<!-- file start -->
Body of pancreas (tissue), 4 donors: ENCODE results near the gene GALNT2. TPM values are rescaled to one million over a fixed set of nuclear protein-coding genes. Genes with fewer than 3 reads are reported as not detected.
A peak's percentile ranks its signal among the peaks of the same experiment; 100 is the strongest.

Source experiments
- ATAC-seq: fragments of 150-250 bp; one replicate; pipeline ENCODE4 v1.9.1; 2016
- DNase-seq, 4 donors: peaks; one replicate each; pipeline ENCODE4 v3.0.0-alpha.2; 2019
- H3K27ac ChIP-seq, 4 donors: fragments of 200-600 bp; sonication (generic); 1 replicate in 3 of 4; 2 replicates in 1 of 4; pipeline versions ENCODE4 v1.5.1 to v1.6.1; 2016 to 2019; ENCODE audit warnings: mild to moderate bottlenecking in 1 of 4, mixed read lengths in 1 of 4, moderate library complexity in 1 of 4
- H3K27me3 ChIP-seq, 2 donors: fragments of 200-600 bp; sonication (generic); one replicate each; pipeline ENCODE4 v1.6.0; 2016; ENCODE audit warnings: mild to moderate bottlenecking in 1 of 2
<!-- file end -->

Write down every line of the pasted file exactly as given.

Body of pancreas (tissue), 4 donors: ENCODE results near the gene GALNT2. TPM values are rescaled to one million over a fixed set of nuclear protein-coding genes. Genes with fewer than 3 reads are reported as not detected.
A peak's percentile ranks its signal among the peaks of the same experiment; 100 is the strongest.

Source experiments
- ATAC-seq: fragments of 150-250 bp; one replicate; pipeline ENCODE4 v1.9.1; 2016
- DNase-seq, 4 donors: peaks; one replicate each; pipeline ENCODE4 v3.0.0-alpha.2; 2019
- H3K27ac ChIP-seq, 4 donors: fragments of 200-600 bp; sonication (generic); 1 replicate in 3 of 4; 2 replicates in 1 of 4; pipeline versions ENCODE4 v1.5.1 to v1.6.1; 2016 to 2019; ENCODE audit warnings: mild to moderate bottlenecking in 1 of 4, mixed read lengths in 1 of 4, moderate library complexity in 1 of 4
- H3K27me3 ChIP-seq, 2 donors: fragments of 200-600 bp; sonication (generic); one replicate each; pipeline ENCODE4 v1.6.0; 2016; ENCODE audit warnings: mild to moderate bottlenecking in 1 of 2